9 out of 10 points and recommended by piedpiper (1 reviews)very contrasty, good optical tradeoffs, long warrantybig, heavy, needs skill
This lens produces stunning results that I haven't seen from a zoom before (and I've owned many professional Canon and Nikon zooms). The total rendering is amazing. If you like the way it renders, with amazing contrast and "3D" effect, then this is a lens to consider.reviewed October 7th, 2015 (purchased for $1,200)
Like most lenses that render beautifully, out-of-focus transitions are often fast. This means that making a really sharp image with this lens can be as difficult as with a Zeiss Planar. Once you figure it out, stunning sharpness is possible, but if you want your sharpness on a silver platter then look elsewhere.
Tamron traded beautiful rendering against low distortion, and I think it was obviously the right choice. Distortion is spherical, not unpleasant, and easily corrected.
People who think that Tamron seminally botched the rear assembly, by making it vulnerable to picking up internal dust/moisture when dismounted, need to (a) realize that tons of professional lenses have the exact same issue, (b) get real about the hazards of changing lenses in bad conditions. At least this one has a gasket.
Anyone with sharpness problems (that means you tested with a heavy tripod, a brick wall, a measuring tape, and f/11) or AF problems needs to take another copy or get service from Tamron. The warranty is 5 years.
5 out of 10 points and not recommended by sickheadache (2 reviews)It took a pretty good imageTamron needs to rethink the back of this lens
I test drove the New Tamron 15-30mm 2.8 for about 10 days. I was in Las Vegas shooting indoors and outdoors. I used a Nikon 810 as my Camera. IT is a heavy lens...which I did not mind. The Construction Quality upfront is excellent...BUT..Tamron didn't have that same assurance as with the back of the lens. You can see the inside working parts...which in time would seemed to collect dust and moisture..which would play havoc with the electrical system. Tamron Truly needs to rethink that.reviewed April 14th, 2015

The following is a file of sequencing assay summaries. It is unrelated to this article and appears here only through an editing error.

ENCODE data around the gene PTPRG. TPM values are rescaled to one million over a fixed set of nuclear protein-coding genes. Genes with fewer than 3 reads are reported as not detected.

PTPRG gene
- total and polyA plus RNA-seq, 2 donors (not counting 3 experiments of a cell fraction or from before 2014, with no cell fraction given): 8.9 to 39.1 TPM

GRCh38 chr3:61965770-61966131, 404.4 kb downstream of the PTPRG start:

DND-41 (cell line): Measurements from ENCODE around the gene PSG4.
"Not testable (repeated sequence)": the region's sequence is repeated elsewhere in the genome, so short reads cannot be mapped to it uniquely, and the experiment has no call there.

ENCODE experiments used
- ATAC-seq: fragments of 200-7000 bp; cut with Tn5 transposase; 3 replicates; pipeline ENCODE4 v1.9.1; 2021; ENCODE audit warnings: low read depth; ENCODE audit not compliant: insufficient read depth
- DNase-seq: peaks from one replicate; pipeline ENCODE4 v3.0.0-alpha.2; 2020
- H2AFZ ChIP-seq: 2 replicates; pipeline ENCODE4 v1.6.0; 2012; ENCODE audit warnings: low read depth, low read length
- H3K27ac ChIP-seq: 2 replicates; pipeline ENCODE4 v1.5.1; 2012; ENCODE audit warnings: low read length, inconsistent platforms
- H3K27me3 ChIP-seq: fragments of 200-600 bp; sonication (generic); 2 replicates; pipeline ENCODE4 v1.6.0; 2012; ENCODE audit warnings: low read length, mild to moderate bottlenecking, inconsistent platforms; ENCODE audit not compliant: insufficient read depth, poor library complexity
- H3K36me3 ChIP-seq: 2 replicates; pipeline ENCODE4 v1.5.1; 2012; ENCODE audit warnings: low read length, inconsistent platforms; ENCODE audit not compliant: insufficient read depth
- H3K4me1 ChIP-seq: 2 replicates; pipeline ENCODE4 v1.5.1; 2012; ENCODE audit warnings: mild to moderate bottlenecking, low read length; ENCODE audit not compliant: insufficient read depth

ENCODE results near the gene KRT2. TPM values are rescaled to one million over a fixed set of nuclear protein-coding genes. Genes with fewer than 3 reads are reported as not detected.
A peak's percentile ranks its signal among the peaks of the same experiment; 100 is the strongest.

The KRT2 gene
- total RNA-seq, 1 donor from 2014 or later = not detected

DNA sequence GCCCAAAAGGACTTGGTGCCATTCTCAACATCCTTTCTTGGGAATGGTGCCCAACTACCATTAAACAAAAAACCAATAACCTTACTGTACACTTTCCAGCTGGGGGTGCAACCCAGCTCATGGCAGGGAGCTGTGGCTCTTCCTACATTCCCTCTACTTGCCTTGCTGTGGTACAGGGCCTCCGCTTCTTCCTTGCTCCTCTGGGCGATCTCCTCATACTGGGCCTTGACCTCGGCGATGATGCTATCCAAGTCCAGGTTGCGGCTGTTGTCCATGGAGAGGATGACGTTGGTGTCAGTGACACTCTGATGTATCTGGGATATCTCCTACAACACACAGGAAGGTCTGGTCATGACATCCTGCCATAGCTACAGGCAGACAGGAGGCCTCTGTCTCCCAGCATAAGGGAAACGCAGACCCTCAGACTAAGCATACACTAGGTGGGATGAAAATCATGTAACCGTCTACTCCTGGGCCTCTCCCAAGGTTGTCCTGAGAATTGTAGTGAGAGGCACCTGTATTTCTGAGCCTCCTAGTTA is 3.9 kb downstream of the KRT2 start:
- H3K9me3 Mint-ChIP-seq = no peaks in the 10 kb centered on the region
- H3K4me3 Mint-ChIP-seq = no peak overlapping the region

I appreciate the VC in the Lens...But Sometimes the AF has a hard time figuring out what to do. Right off the bat when I connected the Tamron to my Nikon D810..It was stuck on 15mm and made a clicking sound...I moved from 15mm to 20mm and it started to Auto focus Correctly...In low light..This lens had a difficult time in searching for what was what.
This Tamron Lens...Did Not WOW me, Like it Wowed Matt Granger. I am not sure why. I didn't mind renting it. But I would not purchase this lens. And Tamron needs to address the non weather sealing in the back of this expensive lens. Quality Issues will arise for the poorly constructed rear of this camera.
Picture Quality? Not so sure. IT did take a good photo, but I was not WOWED. I would recommend that all would test drive it first...before giving your funds to Tamron.
6 out of 10 points and recommended by Jostian (1 reviews)Great build, sharpmassive front focusing on Canon 7D Mark II, size
Beautiful build, best ever from Tamron, VC and f2.8 are awesome but had such massive front focusing on my 7D II that I took it back, tried 3 other versions, all with same issue. Tamron need to look at compatibility with the 7D II as there is something clearly not right. The lens is beautifully build and on compatible bodies I think its gonna be excellent!reviewed April 7th, 2015 (purchased for $1,000)